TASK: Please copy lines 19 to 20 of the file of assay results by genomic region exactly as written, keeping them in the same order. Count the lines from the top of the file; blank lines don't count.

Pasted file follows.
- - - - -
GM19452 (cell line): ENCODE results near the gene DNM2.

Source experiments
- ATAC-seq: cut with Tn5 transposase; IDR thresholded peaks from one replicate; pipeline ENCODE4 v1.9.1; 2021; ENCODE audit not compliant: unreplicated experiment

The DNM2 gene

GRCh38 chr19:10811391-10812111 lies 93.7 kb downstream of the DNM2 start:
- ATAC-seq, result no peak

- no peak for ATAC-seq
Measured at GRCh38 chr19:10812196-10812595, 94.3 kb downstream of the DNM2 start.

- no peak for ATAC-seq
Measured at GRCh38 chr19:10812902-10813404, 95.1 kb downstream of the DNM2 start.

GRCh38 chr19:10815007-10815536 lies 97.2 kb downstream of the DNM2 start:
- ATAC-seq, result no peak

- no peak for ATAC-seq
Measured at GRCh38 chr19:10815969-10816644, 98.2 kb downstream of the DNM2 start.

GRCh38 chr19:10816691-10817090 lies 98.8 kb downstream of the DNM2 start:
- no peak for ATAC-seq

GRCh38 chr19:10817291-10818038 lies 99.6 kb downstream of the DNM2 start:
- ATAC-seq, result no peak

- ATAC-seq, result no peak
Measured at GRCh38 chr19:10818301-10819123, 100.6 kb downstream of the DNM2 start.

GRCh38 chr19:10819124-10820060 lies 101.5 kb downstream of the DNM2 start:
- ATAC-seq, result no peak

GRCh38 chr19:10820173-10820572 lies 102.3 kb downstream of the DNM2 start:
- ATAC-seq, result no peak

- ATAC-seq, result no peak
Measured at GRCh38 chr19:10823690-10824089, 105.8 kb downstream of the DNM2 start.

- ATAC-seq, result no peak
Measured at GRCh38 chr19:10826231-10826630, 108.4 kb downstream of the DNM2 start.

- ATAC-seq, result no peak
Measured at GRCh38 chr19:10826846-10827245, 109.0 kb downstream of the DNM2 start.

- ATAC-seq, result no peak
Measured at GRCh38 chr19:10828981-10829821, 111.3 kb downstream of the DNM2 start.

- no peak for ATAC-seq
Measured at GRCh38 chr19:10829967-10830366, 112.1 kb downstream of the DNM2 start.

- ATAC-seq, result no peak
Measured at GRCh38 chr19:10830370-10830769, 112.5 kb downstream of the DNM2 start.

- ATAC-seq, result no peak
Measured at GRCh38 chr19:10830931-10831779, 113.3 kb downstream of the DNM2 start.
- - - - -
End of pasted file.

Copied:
- ATAC-seq, result no peak
Measured at GRCh38 chr19:10818301-10819123, 100.6 kb downstream of the DNM2 start.